has anyone hired kit from exodus before ?? I have a 3 season down sleeping bag but not a 4 season and didnt want to have to buy another so thought about hiring one,also poles..but not sure...


Thanks guys. My birthday is on the 16th so according to the itinerary we will be leaving Namche that day.

 As for the training question, i did High Inca Trail with Exodus about 6yrs ago and found the altitude quite hard. That said i knew very little about walking at altitude and Exodus didn't really offer any advice so i read up on it for this trip. Looking back i would have been pretty dehydrated which doesn't help. I have a family friend who is/was a Himalayan mountineer and has lot experience with Everest region. I picked his brains and i'll copy and paste what he said. This is just general advice he gave me


"By now you probably know all about altitude related problems, so I'll just try to give you a few pointers and reassure you about the risks, while encouraging you to be alert to the symptoms.

One of the problems with how people react to going over 8-10,000 feet/2,500-3,000 metres is that it is unpredictable. Younger people are thought to be more prone to altitude related problems and being fit certainly makes the climbing more enjoyable, but there is no definitite way of predicting what will happen to you. In fact, previous experience is not even a good indicator of how you will get on if you return to altitude. All we can do is be aware of the likely symptoms and respond appropriately.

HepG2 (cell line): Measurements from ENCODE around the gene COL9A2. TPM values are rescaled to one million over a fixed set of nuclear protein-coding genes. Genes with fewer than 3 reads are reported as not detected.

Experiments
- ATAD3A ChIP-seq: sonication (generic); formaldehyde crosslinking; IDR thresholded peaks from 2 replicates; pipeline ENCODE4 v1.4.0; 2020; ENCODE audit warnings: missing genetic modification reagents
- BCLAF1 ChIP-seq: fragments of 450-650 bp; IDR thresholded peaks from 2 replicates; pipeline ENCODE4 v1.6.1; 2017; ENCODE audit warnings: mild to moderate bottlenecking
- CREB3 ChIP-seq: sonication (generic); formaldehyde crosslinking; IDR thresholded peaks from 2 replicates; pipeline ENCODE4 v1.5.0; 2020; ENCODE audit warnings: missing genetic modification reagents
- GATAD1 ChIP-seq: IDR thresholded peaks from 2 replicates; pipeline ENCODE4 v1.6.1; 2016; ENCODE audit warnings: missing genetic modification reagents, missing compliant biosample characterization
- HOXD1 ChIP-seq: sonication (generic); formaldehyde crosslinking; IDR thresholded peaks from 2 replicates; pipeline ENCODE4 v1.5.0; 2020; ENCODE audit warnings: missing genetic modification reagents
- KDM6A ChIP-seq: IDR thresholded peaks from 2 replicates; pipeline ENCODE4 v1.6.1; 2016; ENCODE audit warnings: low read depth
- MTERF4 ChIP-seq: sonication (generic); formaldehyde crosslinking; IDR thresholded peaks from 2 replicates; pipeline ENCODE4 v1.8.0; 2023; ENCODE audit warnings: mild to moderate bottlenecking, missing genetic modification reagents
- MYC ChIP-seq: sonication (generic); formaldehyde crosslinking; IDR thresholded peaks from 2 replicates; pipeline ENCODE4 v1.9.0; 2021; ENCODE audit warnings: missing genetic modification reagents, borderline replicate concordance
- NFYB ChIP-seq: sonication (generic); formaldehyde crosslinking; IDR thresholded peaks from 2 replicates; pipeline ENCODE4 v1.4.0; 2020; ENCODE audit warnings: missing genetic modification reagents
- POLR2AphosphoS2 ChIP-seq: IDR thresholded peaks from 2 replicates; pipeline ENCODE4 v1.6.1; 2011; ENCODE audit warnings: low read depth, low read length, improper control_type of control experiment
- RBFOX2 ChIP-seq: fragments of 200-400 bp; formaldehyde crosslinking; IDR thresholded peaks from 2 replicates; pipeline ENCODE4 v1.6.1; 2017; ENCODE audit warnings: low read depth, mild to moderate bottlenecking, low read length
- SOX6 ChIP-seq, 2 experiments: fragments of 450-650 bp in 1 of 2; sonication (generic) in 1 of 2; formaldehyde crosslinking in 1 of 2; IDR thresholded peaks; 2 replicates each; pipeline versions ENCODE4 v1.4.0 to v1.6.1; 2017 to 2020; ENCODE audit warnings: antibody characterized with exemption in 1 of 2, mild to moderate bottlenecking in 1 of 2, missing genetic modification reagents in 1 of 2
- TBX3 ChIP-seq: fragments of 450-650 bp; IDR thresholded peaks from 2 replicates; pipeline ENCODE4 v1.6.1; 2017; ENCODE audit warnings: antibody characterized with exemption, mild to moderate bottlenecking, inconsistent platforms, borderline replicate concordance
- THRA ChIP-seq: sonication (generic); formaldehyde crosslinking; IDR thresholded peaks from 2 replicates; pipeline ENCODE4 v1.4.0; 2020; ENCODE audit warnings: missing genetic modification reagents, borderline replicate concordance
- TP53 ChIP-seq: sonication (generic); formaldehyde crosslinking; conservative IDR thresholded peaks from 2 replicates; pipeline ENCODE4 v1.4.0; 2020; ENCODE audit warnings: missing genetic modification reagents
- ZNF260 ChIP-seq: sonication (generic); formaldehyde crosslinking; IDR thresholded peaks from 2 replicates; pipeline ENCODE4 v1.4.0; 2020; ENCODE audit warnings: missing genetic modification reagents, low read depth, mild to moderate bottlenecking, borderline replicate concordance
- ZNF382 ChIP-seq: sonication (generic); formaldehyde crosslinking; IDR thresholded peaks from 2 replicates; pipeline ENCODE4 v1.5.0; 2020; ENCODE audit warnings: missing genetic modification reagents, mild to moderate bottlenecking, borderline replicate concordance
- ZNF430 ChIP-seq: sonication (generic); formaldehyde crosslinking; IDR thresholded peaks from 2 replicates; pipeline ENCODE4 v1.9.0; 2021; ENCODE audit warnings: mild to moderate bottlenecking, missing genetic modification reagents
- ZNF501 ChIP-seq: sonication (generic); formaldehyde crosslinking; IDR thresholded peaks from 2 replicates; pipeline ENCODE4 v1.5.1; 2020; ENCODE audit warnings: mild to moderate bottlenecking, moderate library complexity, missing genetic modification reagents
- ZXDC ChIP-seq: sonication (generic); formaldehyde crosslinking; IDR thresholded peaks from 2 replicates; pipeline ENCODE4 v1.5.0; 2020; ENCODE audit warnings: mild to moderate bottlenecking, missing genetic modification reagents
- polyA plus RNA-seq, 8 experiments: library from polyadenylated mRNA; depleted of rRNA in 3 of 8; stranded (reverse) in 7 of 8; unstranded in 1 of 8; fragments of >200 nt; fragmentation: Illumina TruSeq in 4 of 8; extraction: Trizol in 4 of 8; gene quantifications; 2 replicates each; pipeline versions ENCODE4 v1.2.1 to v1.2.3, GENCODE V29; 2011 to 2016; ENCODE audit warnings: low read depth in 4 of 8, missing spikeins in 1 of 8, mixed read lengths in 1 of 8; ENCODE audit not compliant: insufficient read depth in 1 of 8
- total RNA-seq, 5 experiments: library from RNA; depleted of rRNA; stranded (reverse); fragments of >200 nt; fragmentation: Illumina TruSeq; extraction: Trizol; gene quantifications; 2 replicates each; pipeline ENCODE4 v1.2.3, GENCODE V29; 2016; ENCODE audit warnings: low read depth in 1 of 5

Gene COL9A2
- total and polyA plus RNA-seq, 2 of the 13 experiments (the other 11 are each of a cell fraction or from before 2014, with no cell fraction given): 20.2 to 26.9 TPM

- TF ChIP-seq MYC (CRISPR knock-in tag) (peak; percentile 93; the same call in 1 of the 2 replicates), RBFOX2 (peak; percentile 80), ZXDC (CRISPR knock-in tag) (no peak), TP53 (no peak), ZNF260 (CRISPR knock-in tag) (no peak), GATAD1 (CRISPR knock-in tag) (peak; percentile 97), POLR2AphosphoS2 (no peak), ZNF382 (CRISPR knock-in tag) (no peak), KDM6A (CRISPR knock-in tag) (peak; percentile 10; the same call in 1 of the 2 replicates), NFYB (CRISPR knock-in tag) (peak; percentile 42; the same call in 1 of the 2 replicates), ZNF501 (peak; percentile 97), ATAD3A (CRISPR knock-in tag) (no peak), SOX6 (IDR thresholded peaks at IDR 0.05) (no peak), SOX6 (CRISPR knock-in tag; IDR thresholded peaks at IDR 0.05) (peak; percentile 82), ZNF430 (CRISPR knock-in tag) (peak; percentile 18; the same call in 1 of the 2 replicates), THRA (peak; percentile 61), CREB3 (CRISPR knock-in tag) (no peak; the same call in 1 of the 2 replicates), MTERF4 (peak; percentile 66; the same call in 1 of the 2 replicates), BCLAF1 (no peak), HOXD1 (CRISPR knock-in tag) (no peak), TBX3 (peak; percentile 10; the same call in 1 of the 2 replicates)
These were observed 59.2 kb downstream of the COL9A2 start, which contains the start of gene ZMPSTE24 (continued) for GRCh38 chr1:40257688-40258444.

As you said, the symptoms you experienced when you went to Machu Picchu are very common in people who go that altitudes over c2,500-3,000m and do not necessarily indicate a tendency to progress to the more serious problems. If you crossed a 5,000m pass in the first three days, then it is likely that you were not being allowed adequate time to acclimatise. In general, however you do the Everest trek, the rate of ascent shouldn't be that quick. From an acclimatisation point of view, it is better to walk in from the road head but most groups fly into Lukla at about 9,000 ft. They then usually take two days to get to Namche Bazaar, which is about 11,000ft/3,400m, I think. The climb up from the river to Nmache is where you start to feel the altitude and, as with all steep ascents at altitude, it is best to take it slowly. Most groups will take an acclimatisation 'rest' day there before going on to to Thangboche Monastery at 12,650ft. This is probably the toughest day, because from Namche you go down to the river and then climb up possibly 2,000 ft to the monastery. Again, it is important to take this climb slowly. Some groups take a rest day here before going on to Pheriche. Above Thangboche,the climbing is not so challenging, you just have to cope with the increasing altitude.